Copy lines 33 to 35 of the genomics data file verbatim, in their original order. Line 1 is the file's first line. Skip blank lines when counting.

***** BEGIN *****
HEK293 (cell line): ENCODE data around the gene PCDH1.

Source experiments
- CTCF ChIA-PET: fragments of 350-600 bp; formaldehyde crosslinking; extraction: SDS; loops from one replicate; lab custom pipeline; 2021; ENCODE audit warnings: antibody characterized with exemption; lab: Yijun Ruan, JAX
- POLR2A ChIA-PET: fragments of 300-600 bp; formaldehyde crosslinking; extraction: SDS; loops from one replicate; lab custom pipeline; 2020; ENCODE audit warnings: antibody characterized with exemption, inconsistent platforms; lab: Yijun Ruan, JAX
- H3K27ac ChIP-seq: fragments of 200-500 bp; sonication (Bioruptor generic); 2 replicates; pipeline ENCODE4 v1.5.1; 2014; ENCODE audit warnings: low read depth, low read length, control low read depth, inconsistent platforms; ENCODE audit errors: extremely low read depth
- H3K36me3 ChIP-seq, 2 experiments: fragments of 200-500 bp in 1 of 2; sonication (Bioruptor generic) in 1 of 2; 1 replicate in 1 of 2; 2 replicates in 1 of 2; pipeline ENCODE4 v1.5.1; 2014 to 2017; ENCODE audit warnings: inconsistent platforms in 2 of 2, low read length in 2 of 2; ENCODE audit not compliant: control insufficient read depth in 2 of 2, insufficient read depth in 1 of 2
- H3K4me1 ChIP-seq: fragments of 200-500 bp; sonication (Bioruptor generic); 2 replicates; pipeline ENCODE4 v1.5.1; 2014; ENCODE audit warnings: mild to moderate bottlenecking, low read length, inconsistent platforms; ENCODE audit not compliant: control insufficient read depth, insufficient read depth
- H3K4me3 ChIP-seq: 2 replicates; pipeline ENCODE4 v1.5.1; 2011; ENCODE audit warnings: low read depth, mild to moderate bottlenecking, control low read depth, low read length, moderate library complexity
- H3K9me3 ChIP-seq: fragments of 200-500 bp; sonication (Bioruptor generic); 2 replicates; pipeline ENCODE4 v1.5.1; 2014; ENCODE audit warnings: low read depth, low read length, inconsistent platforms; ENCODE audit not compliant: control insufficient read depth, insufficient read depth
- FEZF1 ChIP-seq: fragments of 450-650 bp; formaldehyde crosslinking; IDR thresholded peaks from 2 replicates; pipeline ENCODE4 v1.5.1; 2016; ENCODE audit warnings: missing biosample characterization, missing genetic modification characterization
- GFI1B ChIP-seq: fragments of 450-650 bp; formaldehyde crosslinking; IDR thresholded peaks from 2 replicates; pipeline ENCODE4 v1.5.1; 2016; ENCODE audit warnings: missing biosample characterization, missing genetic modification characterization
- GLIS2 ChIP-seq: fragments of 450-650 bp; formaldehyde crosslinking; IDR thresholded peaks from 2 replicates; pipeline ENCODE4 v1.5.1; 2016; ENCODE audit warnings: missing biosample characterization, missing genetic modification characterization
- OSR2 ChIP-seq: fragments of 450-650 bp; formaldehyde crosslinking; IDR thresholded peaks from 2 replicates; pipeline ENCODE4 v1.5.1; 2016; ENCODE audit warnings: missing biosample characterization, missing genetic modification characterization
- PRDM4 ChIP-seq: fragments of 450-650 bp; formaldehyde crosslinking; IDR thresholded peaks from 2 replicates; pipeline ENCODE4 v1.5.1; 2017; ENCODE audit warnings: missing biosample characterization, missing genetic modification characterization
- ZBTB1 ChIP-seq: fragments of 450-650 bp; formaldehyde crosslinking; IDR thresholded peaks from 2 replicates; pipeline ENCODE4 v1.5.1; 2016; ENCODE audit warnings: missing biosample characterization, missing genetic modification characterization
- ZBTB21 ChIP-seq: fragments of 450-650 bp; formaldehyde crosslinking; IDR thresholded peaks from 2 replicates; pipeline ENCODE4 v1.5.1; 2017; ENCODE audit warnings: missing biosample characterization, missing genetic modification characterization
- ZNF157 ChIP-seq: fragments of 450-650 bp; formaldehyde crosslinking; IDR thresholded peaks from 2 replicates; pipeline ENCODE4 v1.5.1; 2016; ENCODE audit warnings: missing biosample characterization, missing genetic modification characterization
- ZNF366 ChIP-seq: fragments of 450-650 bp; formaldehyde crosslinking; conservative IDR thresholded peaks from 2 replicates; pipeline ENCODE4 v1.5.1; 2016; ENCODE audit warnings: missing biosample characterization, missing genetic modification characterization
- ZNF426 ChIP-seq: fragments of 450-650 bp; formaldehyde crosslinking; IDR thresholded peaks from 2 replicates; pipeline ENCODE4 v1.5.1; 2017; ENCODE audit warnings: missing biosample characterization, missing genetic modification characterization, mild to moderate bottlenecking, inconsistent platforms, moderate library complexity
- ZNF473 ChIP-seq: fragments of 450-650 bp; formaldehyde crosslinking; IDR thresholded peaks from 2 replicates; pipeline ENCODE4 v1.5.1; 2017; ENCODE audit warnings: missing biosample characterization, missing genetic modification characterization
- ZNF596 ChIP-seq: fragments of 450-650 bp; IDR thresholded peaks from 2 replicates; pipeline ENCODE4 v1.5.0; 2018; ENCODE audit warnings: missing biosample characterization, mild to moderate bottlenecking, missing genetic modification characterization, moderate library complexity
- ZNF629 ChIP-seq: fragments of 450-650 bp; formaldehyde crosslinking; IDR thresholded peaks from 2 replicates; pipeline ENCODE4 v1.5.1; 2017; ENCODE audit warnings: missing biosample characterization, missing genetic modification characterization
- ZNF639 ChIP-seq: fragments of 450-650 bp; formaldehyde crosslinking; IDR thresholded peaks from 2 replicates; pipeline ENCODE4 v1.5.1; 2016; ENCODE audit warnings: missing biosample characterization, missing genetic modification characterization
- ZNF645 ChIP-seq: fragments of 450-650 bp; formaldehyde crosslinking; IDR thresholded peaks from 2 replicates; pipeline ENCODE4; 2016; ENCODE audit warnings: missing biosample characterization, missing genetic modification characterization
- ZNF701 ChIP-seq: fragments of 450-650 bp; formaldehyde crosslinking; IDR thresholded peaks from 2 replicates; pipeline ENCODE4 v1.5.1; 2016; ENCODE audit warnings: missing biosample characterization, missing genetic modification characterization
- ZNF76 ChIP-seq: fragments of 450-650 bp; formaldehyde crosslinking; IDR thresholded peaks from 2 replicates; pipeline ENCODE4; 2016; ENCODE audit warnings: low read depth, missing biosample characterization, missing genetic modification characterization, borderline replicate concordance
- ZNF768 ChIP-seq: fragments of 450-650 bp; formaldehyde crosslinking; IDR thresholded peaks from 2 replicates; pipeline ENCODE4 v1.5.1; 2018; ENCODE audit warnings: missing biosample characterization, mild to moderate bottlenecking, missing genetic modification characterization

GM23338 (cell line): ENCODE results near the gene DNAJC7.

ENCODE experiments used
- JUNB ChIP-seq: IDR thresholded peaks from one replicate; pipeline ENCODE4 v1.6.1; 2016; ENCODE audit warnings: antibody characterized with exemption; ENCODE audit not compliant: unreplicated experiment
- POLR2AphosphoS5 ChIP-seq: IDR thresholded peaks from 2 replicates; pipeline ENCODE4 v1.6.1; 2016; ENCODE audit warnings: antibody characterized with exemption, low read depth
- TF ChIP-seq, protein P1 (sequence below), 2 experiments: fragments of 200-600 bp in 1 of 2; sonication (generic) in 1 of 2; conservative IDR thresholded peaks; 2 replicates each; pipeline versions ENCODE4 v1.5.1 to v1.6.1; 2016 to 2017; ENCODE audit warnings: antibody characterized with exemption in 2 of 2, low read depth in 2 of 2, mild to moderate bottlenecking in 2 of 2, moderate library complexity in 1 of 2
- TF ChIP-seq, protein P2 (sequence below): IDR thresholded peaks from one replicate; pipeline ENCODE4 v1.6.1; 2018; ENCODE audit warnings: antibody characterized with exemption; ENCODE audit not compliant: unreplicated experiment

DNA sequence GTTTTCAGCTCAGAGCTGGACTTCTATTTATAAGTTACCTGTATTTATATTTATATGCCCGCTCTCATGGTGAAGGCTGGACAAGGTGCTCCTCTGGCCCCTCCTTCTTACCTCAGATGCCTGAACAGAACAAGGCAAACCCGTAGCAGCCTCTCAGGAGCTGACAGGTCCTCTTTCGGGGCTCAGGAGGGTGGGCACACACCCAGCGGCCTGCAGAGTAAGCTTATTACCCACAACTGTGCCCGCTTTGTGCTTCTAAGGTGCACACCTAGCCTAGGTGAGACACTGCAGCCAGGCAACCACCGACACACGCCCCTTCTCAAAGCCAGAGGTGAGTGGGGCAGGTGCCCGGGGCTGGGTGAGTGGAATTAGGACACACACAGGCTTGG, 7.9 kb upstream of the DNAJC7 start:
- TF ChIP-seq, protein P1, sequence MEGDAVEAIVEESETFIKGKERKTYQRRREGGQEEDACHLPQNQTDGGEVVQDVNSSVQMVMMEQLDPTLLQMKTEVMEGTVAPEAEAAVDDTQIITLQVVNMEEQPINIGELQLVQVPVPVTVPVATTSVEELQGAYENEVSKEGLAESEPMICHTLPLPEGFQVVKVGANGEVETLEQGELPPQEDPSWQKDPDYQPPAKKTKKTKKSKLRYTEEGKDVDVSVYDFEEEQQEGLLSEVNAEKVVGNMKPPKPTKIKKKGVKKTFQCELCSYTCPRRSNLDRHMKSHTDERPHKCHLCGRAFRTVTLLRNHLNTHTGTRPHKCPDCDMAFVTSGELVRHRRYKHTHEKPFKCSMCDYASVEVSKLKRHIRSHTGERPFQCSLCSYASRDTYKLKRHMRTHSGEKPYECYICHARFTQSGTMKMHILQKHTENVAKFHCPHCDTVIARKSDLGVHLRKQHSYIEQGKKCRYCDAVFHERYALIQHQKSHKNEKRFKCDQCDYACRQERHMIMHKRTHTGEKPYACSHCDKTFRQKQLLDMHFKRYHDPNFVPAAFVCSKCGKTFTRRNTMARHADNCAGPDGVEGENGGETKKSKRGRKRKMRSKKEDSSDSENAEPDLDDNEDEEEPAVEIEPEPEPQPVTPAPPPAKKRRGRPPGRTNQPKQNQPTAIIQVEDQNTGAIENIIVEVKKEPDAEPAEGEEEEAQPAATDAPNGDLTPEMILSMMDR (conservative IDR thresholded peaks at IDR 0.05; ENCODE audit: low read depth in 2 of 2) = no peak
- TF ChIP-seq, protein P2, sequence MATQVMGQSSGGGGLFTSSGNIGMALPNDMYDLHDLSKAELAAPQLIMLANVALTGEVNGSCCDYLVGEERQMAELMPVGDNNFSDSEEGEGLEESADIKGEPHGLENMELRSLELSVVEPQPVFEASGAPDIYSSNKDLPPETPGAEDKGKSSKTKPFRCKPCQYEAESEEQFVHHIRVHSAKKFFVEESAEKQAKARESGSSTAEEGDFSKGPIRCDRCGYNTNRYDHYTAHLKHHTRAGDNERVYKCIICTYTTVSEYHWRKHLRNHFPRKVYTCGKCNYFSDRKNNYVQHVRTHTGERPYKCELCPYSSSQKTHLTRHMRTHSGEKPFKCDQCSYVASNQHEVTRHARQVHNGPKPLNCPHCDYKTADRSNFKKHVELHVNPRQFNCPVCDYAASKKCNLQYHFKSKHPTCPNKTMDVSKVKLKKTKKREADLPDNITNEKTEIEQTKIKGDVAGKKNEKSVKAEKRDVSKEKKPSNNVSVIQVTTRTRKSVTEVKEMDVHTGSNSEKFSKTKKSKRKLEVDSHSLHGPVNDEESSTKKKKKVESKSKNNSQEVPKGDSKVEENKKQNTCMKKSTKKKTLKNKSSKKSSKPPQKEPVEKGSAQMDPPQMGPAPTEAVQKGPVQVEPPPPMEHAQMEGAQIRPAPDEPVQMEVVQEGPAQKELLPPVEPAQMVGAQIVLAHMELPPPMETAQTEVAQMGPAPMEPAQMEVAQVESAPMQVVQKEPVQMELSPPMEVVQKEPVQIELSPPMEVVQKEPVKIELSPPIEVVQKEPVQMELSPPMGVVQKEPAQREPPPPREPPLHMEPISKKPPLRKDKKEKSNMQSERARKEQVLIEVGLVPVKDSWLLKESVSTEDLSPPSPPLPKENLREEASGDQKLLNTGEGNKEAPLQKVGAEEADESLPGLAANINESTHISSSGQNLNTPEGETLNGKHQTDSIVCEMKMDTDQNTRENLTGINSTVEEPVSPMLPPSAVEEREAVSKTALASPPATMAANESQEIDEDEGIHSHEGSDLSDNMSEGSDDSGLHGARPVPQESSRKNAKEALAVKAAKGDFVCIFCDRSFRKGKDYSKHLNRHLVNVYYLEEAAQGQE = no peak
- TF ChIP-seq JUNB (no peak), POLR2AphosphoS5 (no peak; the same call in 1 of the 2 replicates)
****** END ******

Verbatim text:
- TF ChIP-seq, protein P2 (sequence below): IDR thresholded peaks from one replicate; pipeline ENCODE4 v1.6.1; 2018; ENCODE audit warnings: antibody characterized with exemption; ENCODE audit not compliant: unreplicated experiment

DNA sequence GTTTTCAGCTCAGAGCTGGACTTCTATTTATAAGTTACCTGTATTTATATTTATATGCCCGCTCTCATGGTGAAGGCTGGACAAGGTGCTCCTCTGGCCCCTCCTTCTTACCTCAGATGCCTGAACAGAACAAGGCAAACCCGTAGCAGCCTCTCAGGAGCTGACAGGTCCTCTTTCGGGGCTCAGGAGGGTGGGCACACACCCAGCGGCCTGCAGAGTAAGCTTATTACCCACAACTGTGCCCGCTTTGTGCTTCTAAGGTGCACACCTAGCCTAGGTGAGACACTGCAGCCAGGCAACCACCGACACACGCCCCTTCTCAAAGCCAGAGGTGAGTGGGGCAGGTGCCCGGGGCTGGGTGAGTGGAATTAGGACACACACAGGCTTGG, 7.9 kb upstream of the DNAJC7 start:
- TF ChIP-seq, protein P1, sequence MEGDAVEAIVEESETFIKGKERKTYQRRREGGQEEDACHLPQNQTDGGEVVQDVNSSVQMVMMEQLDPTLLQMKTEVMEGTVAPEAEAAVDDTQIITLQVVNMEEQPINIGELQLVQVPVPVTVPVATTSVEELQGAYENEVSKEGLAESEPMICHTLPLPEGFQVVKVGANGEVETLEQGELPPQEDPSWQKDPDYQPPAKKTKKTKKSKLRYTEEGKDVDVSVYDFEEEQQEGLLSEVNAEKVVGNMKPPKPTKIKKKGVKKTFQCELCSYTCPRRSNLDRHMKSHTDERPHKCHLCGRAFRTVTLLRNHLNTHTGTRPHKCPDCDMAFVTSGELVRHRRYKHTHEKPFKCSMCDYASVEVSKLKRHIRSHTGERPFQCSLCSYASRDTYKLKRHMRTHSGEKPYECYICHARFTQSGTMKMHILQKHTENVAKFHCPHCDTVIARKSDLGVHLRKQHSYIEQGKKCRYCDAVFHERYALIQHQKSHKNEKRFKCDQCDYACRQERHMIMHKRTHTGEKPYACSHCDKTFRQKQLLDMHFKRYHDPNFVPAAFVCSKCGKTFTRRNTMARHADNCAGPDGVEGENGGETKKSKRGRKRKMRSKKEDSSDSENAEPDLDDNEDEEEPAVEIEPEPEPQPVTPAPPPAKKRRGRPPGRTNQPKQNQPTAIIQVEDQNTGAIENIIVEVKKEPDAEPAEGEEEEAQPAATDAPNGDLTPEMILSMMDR (conservative IDR thresholded peaks at IDR 0.05; ENCODE audit: low read depth in 2 of 2) = no peak